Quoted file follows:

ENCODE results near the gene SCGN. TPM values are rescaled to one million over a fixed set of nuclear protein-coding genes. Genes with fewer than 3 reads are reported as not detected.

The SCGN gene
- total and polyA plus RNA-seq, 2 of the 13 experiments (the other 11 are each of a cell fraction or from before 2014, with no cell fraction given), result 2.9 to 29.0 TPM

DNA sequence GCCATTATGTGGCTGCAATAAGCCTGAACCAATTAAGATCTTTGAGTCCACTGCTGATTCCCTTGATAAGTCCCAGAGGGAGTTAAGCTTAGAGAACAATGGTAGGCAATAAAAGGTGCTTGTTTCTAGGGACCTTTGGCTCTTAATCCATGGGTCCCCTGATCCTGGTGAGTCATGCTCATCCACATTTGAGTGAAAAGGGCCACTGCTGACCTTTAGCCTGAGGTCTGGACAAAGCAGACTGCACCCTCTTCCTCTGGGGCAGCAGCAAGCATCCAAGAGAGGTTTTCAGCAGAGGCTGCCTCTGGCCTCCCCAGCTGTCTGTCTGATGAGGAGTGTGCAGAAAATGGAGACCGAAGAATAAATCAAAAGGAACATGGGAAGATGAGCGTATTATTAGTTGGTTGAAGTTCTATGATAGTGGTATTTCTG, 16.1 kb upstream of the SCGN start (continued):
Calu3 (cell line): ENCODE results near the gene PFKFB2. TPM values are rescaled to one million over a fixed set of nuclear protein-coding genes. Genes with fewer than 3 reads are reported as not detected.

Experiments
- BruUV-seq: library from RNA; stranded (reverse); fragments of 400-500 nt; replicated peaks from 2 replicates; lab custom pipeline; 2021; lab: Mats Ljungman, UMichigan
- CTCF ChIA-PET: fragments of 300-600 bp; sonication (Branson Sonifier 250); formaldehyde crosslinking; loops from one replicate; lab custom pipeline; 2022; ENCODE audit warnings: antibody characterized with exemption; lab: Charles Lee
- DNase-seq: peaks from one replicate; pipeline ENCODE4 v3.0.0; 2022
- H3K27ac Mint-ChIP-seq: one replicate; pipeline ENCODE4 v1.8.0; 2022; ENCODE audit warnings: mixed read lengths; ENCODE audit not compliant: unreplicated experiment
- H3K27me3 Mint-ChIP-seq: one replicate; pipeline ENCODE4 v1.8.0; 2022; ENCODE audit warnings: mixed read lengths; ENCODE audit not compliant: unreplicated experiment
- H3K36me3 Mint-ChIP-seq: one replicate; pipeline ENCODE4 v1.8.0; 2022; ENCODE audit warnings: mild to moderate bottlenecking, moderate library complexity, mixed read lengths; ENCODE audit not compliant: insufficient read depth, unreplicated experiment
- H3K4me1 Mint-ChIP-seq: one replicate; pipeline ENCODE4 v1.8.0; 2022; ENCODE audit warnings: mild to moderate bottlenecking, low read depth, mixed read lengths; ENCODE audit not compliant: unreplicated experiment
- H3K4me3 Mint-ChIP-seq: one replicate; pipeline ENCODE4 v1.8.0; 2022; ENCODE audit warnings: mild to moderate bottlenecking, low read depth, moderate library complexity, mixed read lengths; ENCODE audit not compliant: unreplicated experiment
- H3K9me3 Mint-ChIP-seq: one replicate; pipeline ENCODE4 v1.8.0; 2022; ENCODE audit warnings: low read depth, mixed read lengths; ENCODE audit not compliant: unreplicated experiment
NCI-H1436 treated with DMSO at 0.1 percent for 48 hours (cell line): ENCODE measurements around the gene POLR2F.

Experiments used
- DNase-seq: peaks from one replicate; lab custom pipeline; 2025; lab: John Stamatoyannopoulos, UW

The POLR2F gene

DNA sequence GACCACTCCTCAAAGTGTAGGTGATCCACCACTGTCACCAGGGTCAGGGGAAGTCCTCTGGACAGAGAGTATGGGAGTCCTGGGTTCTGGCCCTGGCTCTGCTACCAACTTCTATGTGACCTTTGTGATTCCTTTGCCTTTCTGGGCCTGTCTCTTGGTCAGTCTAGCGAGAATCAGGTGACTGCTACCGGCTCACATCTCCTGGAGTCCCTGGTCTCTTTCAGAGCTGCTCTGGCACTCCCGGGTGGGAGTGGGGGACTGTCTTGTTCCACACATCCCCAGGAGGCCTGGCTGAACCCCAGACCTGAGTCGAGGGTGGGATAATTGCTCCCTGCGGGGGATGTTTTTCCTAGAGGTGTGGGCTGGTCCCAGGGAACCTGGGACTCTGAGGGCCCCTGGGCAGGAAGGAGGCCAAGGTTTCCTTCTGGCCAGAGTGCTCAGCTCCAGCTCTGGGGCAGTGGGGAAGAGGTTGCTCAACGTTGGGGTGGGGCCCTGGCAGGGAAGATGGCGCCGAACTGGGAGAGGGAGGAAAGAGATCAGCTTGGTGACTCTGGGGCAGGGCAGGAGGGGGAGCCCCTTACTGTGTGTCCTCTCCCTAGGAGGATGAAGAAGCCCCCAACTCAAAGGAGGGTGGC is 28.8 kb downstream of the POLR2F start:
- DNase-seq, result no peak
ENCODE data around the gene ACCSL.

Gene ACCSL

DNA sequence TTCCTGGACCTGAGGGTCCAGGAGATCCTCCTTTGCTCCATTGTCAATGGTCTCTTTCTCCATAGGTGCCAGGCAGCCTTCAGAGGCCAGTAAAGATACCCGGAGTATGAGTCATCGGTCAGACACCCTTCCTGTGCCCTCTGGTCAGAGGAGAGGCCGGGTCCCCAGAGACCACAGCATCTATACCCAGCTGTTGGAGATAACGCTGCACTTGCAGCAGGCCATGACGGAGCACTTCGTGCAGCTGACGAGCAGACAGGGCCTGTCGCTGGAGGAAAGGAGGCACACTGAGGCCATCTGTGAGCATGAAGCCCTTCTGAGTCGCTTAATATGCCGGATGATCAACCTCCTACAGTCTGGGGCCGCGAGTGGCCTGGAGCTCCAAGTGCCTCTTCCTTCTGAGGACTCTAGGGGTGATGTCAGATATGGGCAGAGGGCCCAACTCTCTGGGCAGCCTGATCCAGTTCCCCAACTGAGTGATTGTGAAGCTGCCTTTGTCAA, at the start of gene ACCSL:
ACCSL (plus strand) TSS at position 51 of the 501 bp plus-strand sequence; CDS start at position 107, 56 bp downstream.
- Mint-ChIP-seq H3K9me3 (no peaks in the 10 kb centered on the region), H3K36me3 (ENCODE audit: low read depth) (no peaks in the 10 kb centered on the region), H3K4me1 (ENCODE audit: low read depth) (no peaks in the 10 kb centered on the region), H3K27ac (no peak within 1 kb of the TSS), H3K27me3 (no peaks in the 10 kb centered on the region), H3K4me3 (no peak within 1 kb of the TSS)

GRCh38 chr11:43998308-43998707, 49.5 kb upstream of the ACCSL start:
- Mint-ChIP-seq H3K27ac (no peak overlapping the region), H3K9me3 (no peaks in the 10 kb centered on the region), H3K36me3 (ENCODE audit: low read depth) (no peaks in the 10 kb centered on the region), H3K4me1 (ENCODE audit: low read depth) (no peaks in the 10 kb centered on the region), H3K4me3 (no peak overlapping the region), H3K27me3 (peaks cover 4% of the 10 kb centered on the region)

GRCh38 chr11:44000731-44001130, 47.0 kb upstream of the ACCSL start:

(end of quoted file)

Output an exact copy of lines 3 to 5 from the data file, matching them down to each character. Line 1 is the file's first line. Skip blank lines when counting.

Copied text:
- total and polyA plus RNA-seq, 2 of the 13 experiments (the other 11 are each of a cell fraction or from before 2014, with no cell fraction given), result 2.9 to 29.0 TPM

DNA sequence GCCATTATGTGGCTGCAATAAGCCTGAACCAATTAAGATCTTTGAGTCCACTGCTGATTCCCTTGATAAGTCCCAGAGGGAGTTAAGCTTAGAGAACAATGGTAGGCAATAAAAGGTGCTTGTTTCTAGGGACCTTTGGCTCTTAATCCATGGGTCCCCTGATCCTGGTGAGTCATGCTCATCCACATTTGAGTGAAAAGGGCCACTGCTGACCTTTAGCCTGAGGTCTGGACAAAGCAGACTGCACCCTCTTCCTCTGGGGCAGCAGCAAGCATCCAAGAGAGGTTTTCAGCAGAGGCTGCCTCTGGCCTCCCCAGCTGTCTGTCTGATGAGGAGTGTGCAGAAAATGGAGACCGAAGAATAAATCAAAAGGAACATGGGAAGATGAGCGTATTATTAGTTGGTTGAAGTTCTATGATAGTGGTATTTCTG, 16.1 kb upstream of the SCGN start (continued):
Calu3 (cell line): ENCODE results near the gene PFKFB2. TPM values are rescaled to one million over a fixed set of nuclear protein-coding genes. Genes with fewer than 3 reads are reported as not detected.